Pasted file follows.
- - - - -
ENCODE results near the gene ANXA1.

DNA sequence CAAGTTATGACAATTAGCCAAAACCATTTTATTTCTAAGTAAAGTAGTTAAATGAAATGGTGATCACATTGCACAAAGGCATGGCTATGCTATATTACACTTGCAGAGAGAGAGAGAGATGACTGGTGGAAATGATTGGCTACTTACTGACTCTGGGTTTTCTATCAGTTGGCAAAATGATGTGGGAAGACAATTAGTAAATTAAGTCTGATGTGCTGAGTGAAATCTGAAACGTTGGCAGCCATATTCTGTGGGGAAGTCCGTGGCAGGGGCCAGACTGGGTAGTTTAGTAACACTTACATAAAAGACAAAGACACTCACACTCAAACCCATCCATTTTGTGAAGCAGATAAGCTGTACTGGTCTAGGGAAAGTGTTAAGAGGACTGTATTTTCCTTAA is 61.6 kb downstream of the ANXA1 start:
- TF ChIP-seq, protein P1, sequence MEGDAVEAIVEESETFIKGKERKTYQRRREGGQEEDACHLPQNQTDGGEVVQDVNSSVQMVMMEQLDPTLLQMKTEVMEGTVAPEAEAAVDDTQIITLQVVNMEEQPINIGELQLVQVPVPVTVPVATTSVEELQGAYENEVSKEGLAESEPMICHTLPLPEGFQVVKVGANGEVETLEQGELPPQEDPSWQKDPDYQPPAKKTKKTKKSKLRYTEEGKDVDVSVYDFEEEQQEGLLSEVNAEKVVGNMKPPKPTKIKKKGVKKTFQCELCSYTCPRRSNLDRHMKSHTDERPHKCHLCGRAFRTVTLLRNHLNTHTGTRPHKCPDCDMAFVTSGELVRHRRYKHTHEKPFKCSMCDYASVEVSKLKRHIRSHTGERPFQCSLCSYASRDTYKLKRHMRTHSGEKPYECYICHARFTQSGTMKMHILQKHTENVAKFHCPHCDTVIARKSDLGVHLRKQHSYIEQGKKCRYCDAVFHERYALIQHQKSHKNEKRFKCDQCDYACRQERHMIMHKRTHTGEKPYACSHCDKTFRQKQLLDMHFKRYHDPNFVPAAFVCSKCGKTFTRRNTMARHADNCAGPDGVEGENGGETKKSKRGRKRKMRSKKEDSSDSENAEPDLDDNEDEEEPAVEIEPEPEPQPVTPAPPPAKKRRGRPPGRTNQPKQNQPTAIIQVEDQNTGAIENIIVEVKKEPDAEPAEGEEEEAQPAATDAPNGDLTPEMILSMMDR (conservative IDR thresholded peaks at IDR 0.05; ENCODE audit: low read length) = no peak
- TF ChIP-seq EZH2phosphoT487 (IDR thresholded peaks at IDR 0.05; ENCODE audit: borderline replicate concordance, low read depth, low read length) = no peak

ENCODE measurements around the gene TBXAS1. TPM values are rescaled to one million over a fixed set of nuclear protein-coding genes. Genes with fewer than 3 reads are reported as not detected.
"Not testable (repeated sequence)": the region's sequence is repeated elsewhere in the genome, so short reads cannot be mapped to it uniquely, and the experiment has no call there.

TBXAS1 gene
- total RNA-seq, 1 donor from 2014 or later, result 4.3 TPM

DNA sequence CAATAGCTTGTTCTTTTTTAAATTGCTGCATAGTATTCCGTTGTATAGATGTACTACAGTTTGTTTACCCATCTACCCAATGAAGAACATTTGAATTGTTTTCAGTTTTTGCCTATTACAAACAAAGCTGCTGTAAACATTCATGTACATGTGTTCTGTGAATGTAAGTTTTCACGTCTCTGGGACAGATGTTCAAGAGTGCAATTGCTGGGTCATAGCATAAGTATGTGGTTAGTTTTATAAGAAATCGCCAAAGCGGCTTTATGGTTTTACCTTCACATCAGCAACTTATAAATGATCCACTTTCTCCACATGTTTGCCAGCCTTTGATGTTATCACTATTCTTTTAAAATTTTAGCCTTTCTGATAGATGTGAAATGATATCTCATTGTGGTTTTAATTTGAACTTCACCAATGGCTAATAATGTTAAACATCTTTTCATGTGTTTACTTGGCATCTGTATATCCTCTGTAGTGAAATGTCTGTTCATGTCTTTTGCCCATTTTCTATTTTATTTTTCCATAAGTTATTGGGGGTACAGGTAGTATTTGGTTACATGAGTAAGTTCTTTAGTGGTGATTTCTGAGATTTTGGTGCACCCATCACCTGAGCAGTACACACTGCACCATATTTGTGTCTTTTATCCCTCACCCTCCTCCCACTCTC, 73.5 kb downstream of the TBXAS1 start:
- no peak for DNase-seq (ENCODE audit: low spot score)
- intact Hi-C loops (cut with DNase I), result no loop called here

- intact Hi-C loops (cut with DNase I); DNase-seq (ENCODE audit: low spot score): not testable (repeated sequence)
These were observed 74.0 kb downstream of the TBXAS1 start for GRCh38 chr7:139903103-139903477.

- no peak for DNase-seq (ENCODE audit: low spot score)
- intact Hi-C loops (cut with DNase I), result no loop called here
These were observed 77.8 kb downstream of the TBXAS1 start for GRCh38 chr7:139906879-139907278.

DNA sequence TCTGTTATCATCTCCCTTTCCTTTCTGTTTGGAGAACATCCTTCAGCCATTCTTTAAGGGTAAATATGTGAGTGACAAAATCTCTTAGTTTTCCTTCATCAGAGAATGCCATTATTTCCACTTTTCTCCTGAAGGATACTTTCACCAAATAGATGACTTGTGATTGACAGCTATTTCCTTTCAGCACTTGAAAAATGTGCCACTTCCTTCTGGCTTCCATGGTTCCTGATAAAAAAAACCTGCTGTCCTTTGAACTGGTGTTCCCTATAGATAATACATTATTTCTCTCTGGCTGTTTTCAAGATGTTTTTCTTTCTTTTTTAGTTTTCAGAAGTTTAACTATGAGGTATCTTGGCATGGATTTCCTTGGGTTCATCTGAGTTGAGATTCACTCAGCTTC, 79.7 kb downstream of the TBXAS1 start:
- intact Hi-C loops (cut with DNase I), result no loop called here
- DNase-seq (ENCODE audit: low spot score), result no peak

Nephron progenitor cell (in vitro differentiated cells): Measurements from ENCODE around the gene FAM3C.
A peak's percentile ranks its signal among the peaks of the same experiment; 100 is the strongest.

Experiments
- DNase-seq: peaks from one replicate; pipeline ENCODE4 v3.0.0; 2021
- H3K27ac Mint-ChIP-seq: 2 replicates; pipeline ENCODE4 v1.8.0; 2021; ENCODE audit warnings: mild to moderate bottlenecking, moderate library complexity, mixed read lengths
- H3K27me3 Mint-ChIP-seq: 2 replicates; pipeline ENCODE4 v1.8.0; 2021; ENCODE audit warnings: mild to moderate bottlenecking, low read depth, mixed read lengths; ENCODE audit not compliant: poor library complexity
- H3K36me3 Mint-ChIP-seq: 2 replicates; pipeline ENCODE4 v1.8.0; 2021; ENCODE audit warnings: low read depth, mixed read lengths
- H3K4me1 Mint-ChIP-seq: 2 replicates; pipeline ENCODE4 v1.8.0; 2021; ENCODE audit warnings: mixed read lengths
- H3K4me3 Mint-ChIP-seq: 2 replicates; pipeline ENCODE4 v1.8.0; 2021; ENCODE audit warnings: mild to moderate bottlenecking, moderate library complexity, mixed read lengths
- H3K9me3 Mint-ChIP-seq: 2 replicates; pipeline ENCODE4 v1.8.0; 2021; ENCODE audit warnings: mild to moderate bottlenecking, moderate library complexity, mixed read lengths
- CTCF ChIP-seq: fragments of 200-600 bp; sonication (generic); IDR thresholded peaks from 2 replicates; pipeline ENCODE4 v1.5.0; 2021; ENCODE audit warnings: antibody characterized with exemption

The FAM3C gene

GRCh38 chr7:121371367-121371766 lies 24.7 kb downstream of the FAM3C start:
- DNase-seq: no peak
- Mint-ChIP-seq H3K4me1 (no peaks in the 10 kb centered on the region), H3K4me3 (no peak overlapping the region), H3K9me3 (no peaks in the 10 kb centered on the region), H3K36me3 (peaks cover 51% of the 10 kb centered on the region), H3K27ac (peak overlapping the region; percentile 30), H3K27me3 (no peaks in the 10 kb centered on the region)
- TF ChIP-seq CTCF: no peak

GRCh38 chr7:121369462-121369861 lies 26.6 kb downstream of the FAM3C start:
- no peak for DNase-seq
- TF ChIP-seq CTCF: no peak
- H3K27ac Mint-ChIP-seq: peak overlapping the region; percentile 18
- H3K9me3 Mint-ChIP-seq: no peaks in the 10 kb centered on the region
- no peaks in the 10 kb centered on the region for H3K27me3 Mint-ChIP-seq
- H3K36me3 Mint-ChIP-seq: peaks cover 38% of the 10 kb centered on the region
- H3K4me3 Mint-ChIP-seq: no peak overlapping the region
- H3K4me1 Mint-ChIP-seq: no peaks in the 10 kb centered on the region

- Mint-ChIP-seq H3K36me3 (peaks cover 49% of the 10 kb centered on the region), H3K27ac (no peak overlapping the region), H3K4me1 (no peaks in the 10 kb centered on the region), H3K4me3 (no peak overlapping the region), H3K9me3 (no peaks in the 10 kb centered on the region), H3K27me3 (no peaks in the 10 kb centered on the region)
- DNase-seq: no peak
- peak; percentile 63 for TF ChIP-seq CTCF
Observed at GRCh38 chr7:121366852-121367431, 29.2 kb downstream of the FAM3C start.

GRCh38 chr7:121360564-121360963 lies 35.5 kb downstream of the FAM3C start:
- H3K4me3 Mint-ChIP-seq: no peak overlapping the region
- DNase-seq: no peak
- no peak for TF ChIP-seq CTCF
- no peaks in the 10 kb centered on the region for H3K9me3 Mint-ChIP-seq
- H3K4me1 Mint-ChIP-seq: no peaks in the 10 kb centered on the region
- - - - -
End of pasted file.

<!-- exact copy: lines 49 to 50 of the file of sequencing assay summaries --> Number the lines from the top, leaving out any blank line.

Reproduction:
GRCh38 chr7:121360564-121360963 lies 35.5 kb downstream of the FAM3C start:
- H3K4me3 Mint-ChIP-seq: no peak overlapping the region